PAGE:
Table 4 Outcomes and complications of cerebral sinus endovascular stent in IIH
The common complications of venous sinus stenting are ipsilateral headache in 20%–100% of cases; this resolves within few days after the procedure. Intracranial hemorrhage is a serious complication that is rarely seen after the procedure (4%–6%). Proximal stent stenosis was found in some studies with unclear etiology.105,110 In contrast to an arterial stenting, in-stent stenosis is very rare in venous sinus stenting. Aspirin and clopidogrel are generally required for 3–4 days prior to the procedure and are continued for 3–6 months after the placement before clopidogrel is discontinued.105,110
Various cutoff points for mean pressure gradients have been postulated in different studies ranged from 4 to 10 mmHg prior to the procedure. Some studies did not consider this pressure gradient.105,106,108,110,112 Further research is needed to identify the optimum gradient and severity of venous stenosis amenable for the selection of patients for endovascular stenting.
In IIH patients with focal venous sinus stenosis, emphasis on the management of sinus stenosis by stenting is a new emerging treatment option providing very satisfactory clinical outcomes and low rate of complications or revision.
Biomarkers or diagnostic development
The pathogenesis of IIH remains unknown. Some studies demonstrated the presence of oligoclonal bands in IIH patients that is associated with vision loss.115 Patients with IIH had significantly higher serum levels of TNF-α, IFN-γ, IL-4, IL-10, IL-12, and IL-17 in comparison to multiple sclerosis patients and normal controls. IL-2, IL-4, IL-10, IL-17, and IFN-γ levels in CSF were higher in IIH patients compared to patients with multiple sclerosis or nonorganic/noninflammatory neurologic conditions.116 These findings may support the immunologic role in pathogenesis of IIH.115–117
There is a study aimed at identifying the CSF proteome in IIH patients as the new biomarkers. Six proteins were upregulated in IIH, namely, sterol regulatory element-binding protein 1, zinc-α-2-glycoprotein, immunoglobulin heavy constant α-1, α-1-antitrypsin, serotransferrin, and haptoglobin. Four proteins were downregulated in IIH, including hemopexin, angiotensinogen, vitamin-D-binding protein, and transthyretin. Angiotensinogen was the first protein validated in the study, and it was found that downregulation of angiotensinogen may contribute to the increased CSF production, which subsequently causes IIH. The study of other proteins may provide more knowledge on the new biomarkers for diagnosis of IIH. Moreover, these proteins may be the target for therapeutic intervention.118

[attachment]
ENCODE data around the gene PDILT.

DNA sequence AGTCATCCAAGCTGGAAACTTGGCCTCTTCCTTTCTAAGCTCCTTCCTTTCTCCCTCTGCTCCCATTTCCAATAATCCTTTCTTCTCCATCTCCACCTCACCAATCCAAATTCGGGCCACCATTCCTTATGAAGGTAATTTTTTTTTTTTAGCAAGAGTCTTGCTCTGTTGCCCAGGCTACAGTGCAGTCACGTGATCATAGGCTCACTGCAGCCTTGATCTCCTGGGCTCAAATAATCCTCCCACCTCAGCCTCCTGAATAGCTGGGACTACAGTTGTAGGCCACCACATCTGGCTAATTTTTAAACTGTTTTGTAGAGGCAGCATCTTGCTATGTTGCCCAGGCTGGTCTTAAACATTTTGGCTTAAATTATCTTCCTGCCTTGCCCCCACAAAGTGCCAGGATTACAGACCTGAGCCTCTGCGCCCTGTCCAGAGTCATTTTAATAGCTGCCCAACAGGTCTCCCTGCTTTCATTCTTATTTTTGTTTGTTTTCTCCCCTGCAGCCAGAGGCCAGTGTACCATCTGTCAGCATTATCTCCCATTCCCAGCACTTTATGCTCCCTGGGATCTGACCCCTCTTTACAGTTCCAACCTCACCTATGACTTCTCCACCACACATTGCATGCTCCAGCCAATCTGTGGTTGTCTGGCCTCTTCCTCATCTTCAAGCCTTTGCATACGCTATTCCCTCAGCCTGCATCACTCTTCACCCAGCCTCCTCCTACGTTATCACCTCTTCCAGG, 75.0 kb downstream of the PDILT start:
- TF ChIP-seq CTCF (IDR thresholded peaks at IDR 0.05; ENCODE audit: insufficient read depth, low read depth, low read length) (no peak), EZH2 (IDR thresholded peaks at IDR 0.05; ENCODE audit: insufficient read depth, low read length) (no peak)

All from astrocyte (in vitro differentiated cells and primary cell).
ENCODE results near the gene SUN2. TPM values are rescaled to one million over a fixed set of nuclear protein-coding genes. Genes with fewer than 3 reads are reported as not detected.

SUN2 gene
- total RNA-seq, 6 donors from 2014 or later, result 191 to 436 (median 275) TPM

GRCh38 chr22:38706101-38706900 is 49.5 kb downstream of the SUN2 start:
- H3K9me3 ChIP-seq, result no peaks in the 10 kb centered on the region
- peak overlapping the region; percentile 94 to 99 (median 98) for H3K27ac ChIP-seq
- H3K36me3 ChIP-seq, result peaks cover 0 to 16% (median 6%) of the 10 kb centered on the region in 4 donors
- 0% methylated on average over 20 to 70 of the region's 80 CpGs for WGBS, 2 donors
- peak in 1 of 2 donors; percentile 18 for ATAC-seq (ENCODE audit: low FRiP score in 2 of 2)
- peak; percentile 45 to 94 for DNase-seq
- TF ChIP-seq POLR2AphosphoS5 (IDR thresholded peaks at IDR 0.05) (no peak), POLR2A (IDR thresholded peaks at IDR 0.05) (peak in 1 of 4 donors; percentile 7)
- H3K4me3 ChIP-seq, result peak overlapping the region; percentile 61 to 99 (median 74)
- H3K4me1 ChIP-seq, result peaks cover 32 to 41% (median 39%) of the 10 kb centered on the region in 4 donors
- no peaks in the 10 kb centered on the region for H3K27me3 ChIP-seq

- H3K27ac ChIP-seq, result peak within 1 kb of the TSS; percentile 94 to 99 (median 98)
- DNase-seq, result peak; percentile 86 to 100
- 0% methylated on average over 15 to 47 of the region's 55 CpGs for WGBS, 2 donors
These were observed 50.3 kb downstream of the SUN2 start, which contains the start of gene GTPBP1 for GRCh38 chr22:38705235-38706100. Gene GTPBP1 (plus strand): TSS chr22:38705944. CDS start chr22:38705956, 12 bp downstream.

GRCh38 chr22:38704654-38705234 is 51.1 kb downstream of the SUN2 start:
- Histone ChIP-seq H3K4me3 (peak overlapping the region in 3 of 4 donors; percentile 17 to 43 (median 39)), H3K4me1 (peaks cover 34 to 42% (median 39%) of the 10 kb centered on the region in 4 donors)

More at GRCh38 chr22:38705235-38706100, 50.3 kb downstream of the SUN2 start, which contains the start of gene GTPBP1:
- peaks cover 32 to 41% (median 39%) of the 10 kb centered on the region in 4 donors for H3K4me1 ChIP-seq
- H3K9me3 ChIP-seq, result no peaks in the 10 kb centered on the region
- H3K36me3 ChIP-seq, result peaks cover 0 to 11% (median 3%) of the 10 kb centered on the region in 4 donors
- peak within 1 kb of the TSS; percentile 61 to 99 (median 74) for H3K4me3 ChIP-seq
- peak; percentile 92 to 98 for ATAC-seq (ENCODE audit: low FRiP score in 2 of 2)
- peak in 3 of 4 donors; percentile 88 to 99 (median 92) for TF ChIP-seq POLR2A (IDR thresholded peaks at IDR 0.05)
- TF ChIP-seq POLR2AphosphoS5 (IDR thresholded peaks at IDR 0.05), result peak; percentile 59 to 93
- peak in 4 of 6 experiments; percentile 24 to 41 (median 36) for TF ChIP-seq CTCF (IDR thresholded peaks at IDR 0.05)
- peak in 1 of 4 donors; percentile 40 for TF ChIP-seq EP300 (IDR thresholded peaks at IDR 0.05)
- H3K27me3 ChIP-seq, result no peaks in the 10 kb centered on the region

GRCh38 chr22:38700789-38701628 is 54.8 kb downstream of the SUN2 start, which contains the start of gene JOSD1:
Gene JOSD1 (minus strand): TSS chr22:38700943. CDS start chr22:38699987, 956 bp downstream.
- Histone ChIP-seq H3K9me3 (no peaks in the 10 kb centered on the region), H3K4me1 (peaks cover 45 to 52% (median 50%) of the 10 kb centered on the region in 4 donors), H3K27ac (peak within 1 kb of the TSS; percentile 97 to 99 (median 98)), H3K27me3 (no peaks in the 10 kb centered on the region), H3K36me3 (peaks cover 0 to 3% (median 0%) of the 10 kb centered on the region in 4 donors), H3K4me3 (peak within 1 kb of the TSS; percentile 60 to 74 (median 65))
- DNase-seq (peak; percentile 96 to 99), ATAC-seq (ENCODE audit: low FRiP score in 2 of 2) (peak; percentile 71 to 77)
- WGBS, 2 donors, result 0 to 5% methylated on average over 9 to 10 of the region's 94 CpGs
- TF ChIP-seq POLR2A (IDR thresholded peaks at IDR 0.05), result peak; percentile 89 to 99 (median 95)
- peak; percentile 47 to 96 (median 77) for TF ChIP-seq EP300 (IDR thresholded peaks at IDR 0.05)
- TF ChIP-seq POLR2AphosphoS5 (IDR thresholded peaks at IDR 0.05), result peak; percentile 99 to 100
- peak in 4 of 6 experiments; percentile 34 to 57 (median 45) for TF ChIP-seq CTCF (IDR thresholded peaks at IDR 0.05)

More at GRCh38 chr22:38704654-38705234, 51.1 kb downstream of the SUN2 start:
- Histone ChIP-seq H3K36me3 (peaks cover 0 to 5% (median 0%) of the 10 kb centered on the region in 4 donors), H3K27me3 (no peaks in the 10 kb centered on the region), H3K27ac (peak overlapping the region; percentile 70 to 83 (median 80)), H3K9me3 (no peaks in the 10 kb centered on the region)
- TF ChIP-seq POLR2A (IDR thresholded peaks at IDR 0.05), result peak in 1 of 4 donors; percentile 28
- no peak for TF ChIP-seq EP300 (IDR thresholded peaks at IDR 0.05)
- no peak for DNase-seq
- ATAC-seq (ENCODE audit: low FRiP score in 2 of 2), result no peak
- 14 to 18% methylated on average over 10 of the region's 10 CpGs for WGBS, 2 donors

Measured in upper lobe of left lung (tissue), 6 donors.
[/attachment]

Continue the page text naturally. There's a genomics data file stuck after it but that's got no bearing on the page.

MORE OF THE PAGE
IIH is an uncommon disorder characterized by symptoms and signs of intracranial hypertension without radiologic or laboratory evidence of intracranial pathology. This condition typically affects young-to-middle-aged females with obesity. Visual impairment and severe headache are the major concerns in this condition; thus, the primary treatment purpose is to prevent visual dysfunction and reduce headache severity. Counseling about weight reduction is the initial treatment approach in all obese patients. LP is a diagnostic tool for evaluation of elevated ICP. Medical management is generally the first line of treatment and is adequate in the majority of patients. Acetazolamide and topiramate are the only two medications that have been studied in randomized controlled trials and showed significant improvement of headache and visual outcomes. Acetazolamide is the first-line medication in most patients. In patients with severe optic neuropathy or those who fail medical therapy, surgical management, either CSF diversion or ONSF, and endovascular venous stenting of transverse sinus stenosis are the next available options which have demonstrated satisfactory outcomes on visual function and headache. Table 5 summarizes the long-term outcome of visual function and headache of each intervention in the treatment of refractory IIH. There are many challenges that need to be explored in future research on the diagnosis and treatment of IIH. Many biomarkers have been demonstrated to relate to IIH pathogenesis and may be the targets in the future research. In addition, more prospective, randomized controlled trials are needed to establish a treatment guideline for IIH.
Table 5 Long-term outcomes of the intervention to visual function and headache when follow-up >1 year
The authors report no conflicts of interest in this work.